Thursday, February 21, 2008

Book Covers that Imitate Freakonomics

Every time I walk into a bookstore, I see a book whose cover reminds me of Freakonomics:

The classic is John Lott's book, which imitates the cover and the title:

The Freakonomics authors themselves pointed out several imitators in this post.

This one seems familiar as well:

And this:

And this:

And this:

And these books, which are at least about food:


Blogger Richard said...

The egos here must be amazingly, gigantically massive. What is next? Levitt, Dubner and you going to go after the bible for featuring an apple in the garden of Eden story. How many thousands of books do you think are published each year? 10,000? Take the four that they reference. So you have three that have apples and one that is some hybrid fruit? What is there else that is similar? Let me give you a test for this absurd claim. How many books do you think got published in three years before their book came out that had pictures of apples on their cover? 3 or 4? How many non-cook books had pictures of pies? (And you are including a pie with a flag and a cherry pie that aren't even apple pies.) I would really be shocked if you had fewer than three pies of all different types (the number that you have here). Do you think that over a three year period that you could find one with a carrot or one with lettuce? One with a hamburger?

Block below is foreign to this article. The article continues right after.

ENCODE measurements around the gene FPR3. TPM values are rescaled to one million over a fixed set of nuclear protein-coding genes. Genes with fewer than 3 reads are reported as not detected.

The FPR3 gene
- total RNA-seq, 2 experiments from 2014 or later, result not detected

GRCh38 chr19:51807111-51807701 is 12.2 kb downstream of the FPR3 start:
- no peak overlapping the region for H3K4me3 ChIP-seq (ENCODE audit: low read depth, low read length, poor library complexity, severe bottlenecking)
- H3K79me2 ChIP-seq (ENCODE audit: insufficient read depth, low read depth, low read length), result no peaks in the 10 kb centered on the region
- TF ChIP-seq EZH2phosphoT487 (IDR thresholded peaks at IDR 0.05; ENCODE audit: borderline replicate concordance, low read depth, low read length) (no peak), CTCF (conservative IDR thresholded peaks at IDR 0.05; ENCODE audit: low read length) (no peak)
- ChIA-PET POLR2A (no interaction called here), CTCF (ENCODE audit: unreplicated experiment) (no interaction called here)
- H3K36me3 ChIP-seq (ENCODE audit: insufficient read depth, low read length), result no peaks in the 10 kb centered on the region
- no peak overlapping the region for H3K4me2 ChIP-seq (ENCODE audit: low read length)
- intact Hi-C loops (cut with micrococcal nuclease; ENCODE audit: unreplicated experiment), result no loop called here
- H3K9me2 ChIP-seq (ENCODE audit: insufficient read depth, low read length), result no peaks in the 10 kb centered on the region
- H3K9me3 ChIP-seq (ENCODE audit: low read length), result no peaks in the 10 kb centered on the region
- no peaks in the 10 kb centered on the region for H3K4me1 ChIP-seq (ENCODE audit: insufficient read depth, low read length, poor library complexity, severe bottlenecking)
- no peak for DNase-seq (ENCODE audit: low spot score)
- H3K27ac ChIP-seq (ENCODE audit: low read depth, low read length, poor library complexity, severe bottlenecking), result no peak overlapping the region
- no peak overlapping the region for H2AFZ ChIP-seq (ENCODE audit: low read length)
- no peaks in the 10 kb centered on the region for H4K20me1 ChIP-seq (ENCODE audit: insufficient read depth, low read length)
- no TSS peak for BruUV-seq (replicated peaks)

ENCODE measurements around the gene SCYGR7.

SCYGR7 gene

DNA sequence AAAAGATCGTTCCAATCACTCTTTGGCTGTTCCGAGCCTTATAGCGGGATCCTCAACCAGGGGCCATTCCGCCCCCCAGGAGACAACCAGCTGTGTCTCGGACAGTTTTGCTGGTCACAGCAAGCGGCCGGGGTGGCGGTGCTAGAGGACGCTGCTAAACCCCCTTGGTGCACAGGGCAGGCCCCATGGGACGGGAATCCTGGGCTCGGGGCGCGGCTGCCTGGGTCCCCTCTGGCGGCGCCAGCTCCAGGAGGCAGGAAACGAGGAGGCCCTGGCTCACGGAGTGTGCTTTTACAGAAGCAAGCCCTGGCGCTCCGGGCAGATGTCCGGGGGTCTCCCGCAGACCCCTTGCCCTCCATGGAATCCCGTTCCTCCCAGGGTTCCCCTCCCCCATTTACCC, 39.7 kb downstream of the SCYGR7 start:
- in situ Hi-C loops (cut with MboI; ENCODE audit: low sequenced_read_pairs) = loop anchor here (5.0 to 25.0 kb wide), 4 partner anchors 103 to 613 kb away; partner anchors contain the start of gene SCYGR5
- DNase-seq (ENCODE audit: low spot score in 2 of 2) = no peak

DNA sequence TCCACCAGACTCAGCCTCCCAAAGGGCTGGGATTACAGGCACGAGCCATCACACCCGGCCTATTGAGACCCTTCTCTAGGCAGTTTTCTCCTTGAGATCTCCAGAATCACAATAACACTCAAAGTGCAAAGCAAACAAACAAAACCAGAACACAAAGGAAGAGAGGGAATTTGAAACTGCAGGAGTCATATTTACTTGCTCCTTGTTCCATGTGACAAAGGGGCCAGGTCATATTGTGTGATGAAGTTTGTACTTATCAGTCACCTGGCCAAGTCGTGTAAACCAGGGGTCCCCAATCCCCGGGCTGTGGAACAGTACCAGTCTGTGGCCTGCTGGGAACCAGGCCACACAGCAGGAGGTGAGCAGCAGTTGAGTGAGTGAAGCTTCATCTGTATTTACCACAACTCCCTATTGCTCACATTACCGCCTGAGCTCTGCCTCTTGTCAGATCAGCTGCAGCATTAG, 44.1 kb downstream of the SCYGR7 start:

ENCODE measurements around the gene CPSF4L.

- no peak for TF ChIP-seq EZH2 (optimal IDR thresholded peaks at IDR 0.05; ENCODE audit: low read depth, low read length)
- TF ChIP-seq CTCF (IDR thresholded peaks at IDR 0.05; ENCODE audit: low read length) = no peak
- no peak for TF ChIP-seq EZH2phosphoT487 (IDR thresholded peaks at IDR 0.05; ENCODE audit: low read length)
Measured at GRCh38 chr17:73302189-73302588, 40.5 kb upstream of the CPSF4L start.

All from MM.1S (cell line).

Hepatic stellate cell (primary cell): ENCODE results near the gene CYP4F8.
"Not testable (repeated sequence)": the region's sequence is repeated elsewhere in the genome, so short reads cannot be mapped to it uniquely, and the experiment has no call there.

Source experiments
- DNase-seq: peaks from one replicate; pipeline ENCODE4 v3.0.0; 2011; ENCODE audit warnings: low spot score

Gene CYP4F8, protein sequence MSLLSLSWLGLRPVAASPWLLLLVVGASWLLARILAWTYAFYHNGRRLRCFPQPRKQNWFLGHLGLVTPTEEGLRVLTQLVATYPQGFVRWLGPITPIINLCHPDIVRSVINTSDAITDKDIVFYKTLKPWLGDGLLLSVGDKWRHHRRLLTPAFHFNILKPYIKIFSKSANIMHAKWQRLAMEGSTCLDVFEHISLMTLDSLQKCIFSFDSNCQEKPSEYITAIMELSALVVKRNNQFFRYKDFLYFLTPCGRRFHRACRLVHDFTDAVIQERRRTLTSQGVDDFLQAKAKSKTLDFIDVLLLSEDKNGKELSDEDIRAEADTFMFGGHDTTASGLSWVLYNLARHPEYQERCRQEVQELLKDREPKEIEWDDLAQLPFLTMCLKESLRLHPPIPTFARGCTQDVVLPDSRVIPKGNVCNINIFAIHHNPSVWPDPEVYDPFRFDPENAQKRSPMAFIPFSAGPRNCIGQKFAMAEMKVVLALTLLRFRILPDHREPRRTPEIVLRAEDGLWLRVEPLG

The weirdest thing is that Levitt and Dubner claim to be empirical people and yet they can't even show whether that had any with apples or pies in the same period of time before their book came out.

4:32 PM  
Blogger Stuart Buck said...

You can't count the total number of books published each year -- I wouldn't expect to see this sort of cover on the average fiction book, or books about computers, or sports, or cats, or celebrities (all of these make up the vast majority of books published each year, I think). But every time I go to the bookstore, I keep seeing the "stark image of a piece of fruit surrounded by white space" on books that all fall into the narrow genres of pop psychology or economics, as well as books about the food/diet industries. Coming on the heels of Freakonomics, which was probably the bestselling pop economics book of all time, this doesn't seem likely to be an accident.

5:06 PM  

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